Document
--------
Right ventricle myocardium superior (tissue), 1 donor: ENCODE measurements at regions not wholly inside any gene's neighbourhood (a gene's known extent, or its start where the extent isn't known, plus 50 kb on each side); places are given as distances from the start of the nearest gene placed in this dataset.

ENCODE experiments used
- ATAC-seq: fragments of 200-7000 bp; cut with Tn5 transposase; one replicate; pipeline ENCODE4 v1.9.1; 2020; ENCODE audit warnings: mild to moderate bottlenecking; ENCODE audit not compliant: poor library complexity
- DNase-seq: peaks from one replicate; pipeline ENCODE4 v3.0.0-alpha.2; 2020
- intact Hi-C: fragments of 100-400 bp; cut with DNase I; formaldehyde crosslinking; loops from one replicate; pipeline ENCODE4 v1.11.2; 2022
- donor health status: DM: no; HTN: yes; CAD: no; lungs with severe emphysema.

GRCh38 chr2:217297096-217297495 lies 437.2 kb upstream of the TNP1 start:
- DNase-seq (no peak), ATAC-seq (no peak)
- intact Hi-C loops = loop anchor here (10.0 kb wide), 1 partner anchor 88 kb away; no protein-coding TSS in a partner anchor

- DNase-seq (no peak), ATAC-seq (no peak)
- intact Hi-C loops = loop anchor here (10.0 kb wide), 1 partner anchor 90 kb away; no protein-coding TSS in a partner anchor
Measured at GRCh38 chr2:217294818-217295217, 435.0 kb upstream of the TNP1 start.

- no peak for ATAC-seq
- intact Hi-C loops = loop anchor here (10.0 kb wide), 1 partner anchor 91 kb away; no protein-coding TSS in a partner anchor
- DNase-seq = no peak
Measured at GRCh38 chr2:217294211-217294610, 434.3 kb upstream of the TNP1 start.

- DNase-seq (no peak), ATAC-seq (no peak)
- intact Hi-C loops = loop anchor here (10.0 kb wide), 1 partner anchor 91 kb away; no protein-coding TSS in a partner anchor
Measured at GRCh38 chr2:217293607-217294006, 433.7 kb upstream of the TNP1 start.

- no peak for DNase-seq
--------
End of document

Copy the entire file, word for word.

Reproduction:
Right ventricle myocardium superior (tissue), 1 donor: ENCODE measurements at regions not wholly inside any gene's neighbourhood (a gene's known extent, or its start where the extent isn't known, plus 50 kb on each side); places are given as distances from the start of the nearest gene placed in this dataset.

ENCODE experiments used
- ATAC-seq: fragments of 200-7000 bp; cut with Tn5 transposase; one replicate; pipeline ENCODE4 v1.9.1; 2020; ENCODE audit warnings: mild to moderate bottlenecking; ENCODE audit not compliant: poor library complexity
- DNase-seq: peaks from one replicate; pipeline ENCODE4 v3.0.0-alpha.2; 2020
- intact Hi-C: fragments of 100-400 bp; cut with DNase I; formaldehyde crosslinking; loops from one replicate; pipeline ENCODE4 v1.11.2; 2022
- donor health status: DM: no; HTN: yes; CAD: no; lungs with severe emphysema.

GRCh38 chr2:217297096-217297495 lies 437.2 kb upstream of the TNP1 start:
- DNase-seq (no peak), ATAC-seq (no peak)
- intact Hi-C loops = loop anchor here (10.0 kb wide), 1 partner anchor 88 kb away; no protein-coding TSS in a partner anchor

- DNase-seq (no peak), ATAC-seq (no peak)
- intact Hi-C loops = loop anchor here (10.0 kb wide), 1 partner anchor 90 kb away; no protein-coding TSS in a partner anchor
Measured at GRCh38 chr2:217294818-217295217, 435.0 kb upstream of the TNP1 start.

- no peak for ATAC-seq
- intact Hi-C loops = loop anchor here (10.0 kb wide), 1 partner anchor 91 kb away; no protein-coding TSS in a partner anchor
- DNase-seq = no peak
Measured at GRCh38 chr2:217294211-217294610, 434.3 kb upstream of the TNP1 start.

- DNase-seq (no peak), ATAC-seq (no peak)
- intact Hi-C loops = loop anchor here (10.0 kb wide), 1 partner anchor 91 kb away; no protein-coding TSS in a partner anchor
Measured at GRCh38 chr2:217293607-217294006, 433.7 kb upstream of the TNP1 start.

- no peak for DNase-seq